Wednesday, March 21, 2007

Inconsistent Themes

by Jeff Konya, Associate A.D./Compliance

I understand America’s obsession with all things gambling. I really do. At 2 a.m., I can watch meaningless poker on ESPN2 and, for some unknown reason, start cheering for the Degree “All In” Moment.
But, with my job in SMU Athletics, as well as the given vocations of the other athletics staff members, coaches and student-athletes, NCAA rules strictly prohibit sports gambling or wagering. For example, the NCAA rulebook restricts the ability of such “athletically-tagged” individuals from providing information to those involved in organized gambling (just google Tulane, Northwestern, or Arizona State point shaving), soliciting or accepting a bet on any team for any item (e.g., cash, shirt, dinner) that has a tangible benefit or participating in a gambling activity that involves intercollegiate or professional athletics through a bookmaker, parlay card or any other method employed by legalized gambling (just google Washington Huskies). In fact, just this week, SMU athletics will be fortunate to bring the NCAA Associate Director for Gambling and a current FBI Agent who tracks the betting lines and conducts investigations to the Hilltop for some discussions with our athletes and staff as part of our Champs Life Skills program.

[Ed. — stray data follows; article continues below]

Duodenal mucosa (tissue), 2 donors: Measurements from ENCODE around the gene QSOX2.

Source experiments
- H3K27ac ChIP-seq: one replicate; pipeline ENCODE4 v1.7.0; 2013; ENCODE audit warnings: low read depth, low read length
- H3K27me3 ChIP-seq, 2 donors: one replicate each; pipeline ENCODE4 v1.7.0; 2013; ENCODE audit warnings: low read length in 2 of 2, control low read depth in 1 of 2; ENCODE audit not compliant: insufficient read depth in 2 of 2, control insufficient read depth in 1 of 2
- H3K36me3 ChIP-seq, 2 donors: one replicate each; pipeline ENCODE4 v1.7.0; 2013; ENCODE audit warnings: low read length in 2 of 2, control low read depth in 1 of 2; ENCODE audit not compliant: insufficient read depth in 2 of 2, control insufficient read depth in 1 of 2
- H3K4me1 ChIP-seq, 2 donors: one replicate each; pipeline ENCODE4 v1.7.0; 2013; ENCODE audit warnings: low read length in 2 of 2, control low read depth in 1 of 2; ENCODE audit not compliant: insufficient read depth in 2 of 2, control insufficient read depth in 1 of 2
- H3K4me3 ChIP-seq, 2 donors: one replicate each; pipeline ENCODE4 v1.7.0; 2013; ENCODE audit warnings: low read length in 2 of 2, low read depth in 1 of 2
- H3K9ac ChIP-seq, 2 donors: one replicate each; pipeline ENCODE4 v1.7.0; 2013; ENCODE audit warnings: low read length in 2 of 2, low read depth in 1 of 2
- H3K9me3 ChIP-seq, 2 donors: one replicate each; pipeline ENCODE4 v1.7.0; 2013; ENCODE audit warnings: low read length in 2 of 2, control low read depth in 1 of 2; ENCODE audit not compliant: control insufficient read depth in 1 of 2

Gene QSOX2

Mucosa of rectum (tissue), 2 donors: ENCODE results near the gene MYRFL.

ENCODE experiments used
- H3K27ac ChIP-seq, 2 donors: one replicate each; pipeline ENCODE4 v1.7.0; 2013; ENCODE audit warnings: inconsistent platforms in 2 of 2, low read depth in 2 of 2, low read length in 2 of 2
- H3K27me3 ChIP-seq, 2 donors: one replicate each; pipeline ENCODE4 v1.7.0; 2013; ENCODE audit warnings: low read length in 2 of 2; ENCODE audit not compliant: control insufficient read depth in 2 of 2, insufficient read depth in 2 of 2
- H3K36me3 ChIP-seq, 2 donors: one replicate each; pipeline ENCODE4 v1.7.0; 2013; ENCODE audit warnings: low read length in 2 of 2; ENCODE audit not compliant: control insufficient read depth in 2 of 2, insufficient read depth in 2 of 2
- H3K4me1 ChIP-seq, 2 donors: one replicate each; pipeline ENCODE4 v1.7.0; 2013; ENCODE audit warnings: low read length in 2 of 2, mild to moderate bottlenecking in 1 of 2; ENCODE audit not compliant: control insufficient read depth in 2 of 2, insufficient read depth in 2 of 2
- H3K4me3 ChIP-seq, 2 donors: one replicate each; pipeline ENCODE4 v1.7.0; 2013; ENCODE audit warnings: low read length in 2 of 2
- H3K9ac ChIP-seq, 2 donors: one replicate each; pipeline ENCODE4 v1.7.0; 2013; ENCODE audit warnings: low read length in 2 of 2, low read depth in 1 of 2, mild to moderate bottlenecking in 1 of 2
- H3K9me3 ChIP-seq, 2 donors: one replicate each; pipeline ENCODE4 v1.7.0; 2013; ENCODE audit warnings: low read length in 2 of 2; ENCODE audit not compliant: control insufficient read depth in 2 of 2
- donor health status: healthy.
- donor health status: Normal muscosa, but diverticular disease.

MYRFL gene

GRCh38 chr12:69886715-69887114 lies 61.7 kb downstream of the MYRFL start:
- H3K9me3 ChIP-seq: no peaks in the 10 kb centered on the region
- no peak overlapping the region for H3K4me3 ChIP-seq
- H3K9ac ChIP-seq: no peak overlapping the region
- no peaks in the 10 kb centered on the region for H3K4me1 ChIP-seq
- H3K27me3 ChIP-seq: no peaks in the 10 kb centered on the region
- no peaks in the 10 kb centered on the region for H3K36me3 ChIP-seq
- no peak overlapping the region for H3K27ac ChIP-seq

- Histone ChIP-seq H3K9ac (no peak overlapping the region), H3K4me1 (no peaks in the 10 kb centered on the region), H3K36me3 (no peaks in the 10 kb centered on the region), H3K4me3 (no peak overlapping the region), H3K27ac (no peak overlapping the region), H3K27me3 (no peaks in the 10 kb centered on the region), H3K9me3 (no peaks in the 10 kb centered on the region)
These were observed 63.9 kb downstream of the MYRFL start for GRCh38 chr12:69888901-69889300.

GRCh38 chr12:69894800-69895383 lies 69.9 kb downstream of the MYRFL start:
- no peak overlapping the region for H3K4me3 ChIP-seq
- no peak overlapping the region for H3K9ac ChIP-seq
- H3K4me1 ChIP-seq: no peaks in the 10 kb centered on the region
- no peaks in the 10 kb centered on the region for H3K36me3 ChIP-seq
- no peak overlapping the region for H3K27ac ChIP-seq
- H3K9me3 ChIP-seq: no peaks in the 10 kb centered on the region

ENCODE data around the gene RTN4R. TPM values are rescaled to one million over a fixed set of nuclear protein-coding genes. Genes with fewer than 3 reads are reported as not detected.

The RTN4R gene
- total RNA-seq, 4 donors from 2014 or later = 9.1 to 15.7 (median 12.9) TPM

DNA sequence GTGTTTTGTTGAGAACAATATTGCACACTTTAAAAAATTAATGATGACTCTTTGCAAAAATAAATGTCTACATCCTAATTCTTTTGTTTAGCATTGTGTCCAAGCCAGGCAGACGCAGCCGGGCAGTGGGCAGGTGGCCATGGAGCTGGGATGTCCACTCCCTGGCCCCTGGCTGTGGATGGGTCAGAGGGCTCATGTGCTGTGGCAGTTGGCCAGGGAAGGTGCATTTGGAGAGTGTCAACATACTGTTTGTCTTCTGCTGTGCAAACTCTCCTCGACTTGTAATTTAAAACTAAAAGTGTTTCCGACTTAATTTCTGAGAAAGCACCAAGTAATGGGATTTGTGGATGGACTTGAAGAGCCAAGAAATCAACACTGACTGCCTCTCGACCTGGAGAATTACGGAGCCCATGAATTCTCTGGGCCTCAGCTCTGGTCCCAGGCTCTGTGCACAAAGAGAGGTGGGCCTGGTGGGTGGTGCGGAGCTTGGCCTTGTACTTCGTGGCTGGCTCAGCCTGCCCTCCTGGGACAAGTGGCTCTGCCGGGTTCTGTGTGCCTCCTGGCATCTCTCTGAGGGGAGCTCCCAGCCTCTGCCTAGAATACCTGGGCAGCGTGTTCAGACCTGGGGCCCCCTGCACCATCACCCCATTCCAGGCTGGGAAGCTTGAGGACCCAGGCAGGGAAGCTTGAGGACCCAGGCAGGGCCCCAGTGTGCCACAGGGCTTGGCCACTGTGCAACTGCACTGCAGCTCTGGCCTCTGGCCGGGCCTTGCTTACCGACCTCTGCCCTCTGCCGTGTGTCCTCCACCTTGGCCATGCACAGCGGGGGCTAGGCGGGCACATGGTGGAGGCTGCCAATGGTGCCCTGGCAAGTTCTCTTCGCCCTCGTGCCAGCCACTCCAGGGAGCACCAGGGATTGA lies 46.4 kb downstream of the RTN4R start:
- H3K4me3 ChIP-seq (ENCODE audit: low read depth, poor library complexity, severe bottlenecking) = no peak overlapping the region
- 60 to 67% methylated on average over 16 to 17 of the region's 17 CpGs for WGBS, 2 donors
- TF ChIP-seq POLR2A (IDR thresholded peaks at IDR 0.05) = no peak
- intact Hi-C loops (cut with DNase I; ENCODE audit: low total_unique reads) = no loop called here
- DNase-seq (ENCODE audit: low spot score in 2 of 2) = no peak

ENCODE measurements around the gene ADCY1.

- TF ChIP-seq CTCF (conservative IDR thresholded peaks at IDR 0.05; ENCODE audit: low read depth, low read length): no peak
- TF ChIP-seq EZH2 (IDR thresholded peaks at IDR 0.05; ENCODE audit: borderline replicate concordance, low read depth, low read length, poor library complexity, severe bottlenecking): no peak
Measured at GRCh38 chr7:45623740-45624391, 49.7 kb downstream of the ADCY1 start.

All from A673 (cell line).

So, we are doing our part for education. But what about the gurus at the Women’s Sports Foundation?

Let me get this straight, this organization wants you to fill out a March Madness bracket and in doing so, you make a donation to their organization. OK, sounds great. Now, what if I told you this organization has partnered with the NCAA on several occasions and will continue to do so. To me, it doesn’t pass my personal smell test. The principles of gambling are so questionable that we, as an organization (i.e., NCAA), will legislate against it but we will allow one of our non-profit sports foundation partners to use the same gambling principles as the backbone of a marketing donation campaign. Yes, help sponsor girls at the youth level where they might one day grow to become a NCAA student-athlete by filling out this March Madness bracket. I can already hear Richard Sweet’s wonderfully melodic tone in my ear. Perhaps next year SMU Athletics will offer a similar March Madness donation campaign where you, the Mustang supporter, can fill out a bracket and “Bet on Ponies.” All I need to do is somehow convince the NCAA that the benevolence of donations can temporarily suspend the intent, content, substance and form of their own gambling legislation. Bet on it!

Last IPOD music download- “Three Little Birds” by Bob Marley


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